The recent declaration by President Joseph Biden that Russian president Vladimir Putin is “a killer” and the fallout from the U.S.-China meeting in Anchorage are undoubtedly an assertion of both American public decency and grievances against China and Russia. However, this stance is lost in an amoral geopolitical world and does not advance American national interests. In fact, this stance, largely reflecting institutional orthodoxy, risks underestimating the China-Russia comprehensive strategic partnership, whose primary driving force is challenging America’s global hegemony. In order for the United States to deter this partnership’s challenge, it has to pursue a viable multilateral foreign policy approach, preconditioned by revitalized alliances, and grounded in a binary policy of engagement and deterrence.
Robert Kaplan’s previous article in The National Interest, “Russia Is America’s Problem from Hell,” calls for deterring but also engaging Russia. He rightly discerns the unfeasibility of the West shaping Russia in its image. He also implicitly recognizes, with a slightly different understanding from than that of George F. Kennan and that of Stephen F. Cohen, that Western encroachment on Moscow’s Baltic doorstep was a strategic error that deepened Moscow’s insecurity. Whereas Moscow’s foreign policy has been moved by insecurity, China’s foreign policy has been moved by the specter of humiliation.
China is one of the world’s oldest civilizations. But Chinese civilizations were impaired by internal divisions and foreign intervention. Chinese society developed Confucianism, Daoism and Legalism philosophies to restore order. Along the way, Buddhism found its way to the pantheon of Chinese philosophies to provide relief and comfort to Chinese people and the Chinese leaders built the Great Wall as a barrier against invaders. However, neither Chinese philosophies nor the Great Wall provided long term tranquility and peace. The Mongols shattered the Great Wall in the thirteenth-century. Then during the nineteenth- and early twentieth-centuries, foreign powers shook Chinese society to the core. The Opium Wars, Sino-Japanese War, and Taiping and Boxer rebellions brought a proud nation to its knees. This era of mostly Western domination became infamously known as the Century of Humiliation.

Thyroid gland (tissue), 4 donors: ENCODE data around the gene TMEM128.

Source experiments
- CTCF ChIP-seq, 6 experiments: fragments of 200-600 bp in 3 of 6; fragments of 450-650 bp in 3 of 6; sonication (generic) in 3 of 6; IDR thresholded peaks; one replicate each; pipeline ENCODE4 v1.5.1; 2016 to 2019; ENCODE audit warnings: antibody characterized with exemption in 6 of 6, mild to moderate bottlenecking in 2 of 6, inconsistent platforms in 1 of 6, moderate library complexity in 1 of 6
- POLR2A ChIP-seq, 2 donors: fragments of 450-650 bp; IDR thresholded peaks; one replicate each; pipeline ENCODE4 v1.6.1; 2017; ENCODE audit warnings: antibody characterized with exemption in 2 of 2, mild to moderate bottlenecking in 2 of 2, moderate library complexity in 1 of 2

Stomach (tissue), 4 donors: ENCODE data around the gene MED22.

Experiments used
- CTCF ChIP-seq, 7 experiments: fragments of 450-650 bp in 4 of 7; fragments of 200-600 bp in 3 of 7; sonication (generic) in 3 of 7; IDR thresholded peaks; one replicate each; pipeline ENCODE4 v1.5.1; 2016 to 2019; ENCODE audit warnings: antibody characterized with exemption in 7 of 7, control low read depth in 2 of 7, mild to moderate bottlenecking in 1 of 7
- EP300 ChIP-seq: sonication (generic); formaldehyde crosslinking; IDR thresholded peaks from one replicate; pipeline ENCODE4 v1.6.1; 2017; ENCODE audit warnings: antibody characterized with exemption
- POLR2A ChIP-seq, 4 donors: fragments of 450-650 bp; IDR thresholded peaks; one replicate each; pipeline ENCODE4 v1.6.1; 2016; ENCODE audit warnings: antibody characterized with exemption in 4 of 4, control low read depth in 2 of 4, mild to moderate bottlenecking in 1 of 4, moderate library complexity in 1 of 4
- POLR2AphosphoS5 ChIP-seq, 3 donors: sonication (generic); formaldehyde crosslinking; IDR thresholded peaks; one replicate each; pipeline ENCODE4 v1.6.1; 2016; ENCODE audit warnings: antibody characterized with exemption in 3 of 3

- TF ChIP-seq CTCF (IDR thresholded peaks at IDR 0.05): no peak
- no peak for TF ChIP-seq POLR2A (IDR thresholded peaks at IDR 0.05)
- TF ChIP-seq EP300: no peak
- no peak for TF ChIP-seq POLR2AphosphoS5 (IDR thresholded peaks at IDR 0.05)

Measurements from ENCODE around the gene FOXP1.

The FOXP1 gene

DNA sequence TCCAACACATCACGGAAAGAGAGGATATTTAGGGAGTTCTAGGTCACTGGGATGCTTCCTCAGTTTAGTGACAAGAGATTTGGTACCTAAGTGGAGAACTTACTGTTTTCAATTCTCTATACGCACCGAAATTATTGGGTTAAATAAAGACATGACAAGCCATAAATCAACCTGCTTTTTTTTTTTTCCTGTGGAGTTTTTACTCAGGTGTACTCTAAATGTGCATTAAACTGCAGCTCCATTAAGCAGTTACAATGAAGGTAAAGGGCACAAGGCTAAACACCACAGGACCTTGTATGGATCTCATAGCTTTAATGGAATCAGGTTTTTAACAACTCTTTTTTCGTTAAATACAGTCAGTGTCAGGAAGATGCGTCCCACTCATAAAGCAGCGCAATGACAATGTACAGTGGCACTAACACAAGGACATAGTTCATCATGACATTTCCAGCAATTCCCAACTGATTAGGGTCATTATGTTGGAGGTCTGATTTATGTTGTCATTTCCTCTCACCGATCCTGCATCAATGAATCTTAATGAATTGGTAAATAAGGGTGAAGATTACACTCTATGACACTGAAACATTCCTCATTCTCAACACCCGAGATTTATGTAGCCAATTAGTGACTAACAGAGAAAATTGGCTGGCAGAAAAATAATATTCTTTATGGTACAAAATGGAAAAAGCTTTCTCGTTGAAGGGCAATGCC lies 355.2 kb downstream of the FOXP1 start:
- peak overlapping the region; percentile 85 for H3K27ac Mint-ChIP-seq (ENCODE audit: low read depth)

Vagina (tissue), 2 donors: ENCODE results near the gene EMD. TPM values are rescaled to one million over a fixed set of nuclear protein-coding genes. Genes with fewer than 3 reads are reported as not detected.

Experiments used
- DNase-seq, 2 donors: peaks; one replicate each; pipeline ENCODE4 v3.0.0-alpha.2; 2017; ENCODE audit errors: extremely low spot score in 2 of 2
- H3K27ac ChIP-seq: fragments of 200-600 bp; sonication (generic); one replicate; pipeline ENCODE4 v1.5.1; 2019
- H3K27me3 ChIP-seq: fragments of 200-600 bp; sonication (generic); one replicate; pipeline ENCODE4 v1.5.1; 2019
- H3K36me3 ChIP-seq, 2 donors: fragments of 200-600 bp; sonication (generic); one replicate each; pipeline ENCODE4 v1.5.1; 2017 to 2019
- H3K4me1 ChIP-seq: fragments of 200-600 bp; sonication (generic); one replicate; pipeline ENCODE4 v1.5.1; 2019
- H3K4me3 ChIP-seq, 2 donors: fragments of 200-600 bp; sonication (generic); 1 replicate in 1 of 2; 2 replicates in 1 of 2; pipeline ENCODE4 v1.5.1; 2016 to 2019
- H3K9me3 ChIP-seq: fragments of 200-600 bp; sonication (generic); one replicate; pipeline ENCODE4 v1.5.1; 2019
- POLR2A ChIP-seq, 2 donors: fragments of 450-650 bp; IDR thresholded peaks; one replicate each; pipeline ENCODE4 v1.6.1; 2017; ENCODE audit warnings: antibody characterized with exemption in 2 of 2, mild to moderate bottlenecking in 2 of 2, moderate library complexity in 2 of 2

Shrewd and cunning political strategist, President Xi Jinping believed if China under Mao Zedong became independent, and under Deng Xiaoping became prosperous, then under his “new era” China would undergo its great rejuvenation becoming a great power. The “new era” slogan dominated the Communist Party’s Congress in October 2017. His vision was early on reflected during his first public appearance at the National Museum of China in Beijing in November 2012. He stood before a prominent art display titled “The Road to Rejuvenation,” abutting another infamous display “The Century of Humiliation,” and underscored China’s great rejuvenation in contrast to its humiliating past.
It is against this background that China’s foreign policy needs to be understood. No longer would China be hostage to the threat of foreign intervention. President Xi set out building a strong economy and powerful military, along with cultivating advanced technology and robust alliances while promoting Chinese culture. He has striven to locate China at the intersection of the continents of Asia, Europe and Africa. His Belt and Road Initiative (BRI) reflected his vision, thriving to bind China’s economy with over seventy-five countries from Asia, Europe and Africa—in total home of over half the world’s population. China has calibrated its state’s official and non-official organs to work synchronously toward the goal of “great rejuvenation.”
According to the Office of Secretary of Defense annual report “Military and Security Developments Involving the People’s Republic of China 2020” to U.S. Congress:
“The PRC pursues its MCF [Military-Civil Fusion] Development Strategy to ‘fuse’ its economic and social development strategies with its security strategies to build an integrated national strategic system and capabilities in support of China’s national rejuvenation goals.”